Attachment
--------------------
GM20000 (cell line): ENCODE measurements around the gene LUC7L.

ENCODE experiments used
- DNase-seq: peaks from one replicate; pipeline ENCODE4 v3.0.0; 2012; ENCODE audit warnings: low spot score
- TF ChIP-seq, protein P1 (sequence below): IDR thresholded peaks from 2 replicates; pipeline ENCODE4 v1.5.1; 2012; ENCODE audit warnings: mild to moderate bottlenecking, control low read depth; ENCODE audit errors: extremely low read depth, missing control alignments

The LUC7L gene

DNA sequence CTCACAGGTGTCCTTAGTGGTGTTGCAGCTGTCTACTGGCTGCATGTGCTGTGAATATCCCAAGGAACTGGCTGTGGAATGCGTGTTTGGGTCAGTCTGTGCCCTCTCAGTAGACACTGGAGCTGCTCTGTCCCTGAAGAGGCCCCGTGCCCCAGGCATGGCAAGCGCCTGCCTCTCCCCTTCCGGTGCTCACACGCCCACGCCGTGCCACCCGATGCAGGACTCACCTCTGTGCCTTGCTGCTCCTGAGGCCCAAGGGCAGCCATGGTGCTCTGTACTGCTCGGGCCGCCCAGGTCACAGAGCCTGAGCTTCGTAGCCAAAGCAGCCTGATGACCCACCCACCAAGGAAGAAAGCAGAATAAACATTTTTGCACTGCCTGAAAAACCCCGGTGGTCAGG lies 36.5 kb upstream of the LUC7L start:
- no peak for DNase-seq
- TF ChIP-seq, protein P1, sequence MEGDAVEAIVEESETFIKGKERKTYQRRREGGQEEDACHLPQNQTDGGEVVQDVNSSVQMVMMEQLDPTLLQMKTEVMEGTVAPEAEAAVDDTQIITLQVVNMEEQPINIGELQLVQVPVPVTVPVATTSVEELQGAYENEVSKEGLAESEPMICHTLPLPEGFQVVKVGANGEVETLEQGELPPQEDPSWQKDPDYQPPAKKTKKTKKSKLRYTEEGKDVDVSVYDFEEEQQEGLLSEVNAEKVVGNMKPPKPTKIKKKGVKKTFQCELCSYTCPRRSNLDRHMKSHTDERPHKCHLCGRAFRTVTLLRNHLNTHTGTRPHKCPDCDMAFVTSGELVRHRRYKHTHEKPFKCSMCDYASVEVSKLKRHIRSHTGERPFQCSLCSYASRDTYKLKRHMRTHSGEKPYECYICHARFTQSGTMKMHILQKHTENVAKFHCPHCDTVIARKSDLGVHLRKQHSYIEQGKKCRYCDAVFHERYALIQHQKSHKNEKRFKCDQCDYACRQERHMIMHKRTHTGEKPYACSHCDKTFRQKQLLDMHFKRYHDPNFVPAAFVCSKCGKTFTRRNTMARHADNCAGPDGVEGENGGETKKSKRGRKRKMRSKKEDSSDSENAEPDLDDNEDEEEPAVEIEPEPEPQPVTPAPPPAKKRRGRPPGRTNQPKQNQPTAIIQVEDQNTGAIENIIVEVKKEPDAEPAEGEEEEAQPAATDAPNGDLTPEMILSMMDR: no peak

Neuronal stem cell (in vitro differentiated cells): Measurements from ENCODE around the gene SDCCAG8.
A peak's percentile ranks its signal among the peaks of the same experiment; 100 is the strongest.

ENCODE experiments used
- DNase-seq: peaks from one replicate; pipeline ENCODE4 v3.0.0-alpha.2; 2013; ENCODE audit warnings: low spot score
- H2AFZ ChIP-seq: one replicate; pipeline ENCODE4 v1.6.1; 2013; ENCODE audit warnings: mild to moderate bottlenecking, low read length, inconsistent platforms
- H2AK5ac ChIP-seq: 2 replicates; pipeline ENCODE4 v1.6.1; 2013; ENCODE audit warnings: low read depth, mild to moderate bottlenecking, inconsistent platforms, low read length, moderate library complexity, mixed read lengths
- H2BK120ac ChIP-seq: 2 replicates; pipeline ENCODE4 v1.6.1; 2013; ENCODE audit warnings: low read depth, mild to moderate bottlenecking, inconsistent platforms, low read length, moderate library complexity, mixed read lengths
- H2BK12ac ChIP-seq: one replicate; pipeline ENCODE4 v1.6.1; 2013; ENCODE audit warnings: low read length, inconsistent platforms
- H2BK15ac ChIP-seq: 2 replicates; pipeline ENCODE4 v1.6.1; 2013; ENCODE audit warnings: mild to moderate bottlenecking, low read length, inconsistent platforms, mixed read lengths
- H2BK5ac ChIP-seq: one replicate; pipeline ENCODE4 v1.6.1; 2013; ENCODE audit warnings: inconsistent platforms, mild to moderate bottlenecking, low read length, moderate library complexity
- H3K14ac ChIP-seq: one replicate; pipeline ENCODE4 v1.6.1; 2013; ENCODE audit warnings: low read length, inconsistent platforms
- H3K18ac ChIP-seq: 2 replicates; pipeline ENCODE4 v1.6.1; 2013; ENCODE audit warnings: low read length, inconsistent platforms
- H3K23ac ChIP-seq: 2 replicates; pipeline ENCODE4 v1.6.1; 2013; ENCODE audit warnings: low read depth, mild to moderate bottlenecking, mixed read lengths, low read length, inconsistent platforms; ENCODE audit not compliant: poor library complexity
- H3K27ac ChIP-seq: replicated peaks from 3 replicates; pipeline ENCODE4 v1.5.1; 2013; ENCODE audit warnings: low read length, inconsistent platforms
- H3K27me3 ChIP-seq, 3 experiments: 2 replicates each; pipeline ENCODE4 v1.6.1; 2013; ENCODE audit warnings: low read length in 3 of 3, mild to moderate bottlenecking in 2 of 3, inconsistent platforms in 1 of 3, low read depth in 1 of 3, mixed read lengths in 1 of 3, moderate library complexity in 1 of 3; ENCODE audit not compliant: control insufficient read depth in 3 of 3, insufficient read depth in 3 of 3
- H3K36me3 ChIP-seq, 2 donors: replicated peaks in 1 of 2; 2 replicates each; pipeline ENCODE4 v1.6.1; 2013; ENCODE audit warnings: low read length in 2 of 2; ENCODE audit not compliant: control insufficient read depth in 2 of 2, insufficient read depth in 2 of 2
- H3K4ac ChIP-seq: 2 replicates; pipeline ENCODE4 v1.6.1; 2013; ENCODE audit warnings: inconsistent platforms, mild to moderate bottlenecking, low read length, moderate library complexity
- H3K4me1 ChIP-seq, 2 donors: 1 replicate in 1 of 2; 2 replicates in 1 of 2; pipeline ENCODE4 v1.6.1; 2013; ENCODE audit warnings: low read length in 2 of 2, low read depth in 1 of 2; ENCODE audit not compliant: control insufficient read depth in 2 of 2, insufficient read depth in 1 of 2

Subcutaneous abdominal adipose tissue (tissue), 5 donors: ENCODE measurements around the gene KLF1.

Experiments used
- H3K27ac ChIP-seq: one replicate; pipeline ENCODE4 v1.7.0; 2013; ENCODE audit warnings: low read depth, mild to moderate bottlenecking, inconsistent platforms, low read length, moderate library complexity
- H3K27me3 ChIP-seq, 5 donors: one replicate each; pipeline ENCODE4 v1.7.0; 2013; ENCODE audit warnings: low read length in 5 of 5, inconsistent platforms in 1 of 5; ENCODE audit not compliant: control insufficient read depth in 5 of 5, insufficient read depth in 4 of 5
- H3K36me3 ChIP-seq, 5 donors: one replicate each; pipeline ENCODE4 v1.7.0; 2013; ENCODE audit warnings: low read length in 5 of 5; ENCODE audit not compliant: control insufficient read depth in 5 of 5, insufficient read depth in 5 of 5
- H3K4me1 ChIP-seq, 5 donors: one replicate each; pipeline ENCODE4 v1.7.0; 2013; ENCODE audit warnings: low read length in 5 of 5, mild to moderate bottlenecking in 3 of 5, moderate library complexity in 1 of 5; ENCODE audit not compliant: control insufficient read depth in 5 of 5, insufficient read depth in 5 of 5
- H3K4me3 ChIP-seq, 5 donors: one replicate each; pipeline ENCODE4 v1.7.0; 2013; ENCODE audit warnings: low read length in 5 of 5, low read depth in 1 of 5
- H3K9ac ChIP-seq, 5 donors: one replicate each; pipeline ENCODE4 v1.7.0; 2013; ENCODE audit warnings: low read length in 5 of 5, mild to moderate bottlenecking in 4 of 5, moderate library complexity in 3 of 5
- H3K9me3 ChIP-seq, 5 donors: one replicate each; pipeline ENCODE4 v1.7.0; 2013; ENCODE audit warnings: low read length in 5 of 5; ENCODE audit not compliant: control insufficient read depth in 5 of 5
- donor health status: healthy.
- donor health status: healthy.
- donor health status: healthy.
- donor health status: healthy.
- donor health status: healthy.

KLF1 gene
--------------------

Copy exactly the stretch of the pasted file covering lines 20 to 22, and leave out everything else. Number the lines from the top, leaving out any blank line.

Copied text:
- H3K18ac ChIP-seq: 2 replicates; pipeline ENCODE4 v1.6.1; 2013; ENCODE audit warnings: low read length, inconsistent platforms
- H3K23ac ChIP-seq: 2 replicates; pipeline ENCODE4 v1.6.1; 2013; ENCODE audit warnings: low read depth, mild to moderate bottlenecking, mixed read lengths, low read length, inconsistent platforms; ENCODE audit not compliant: poor library complexity
- H3K27ac ChIP-seq: replicated peaks from 3 replicates; pipeline ENCODE4 v1.5.1; 2013; ENCODE audit warnings: low read length, inconsistent platforms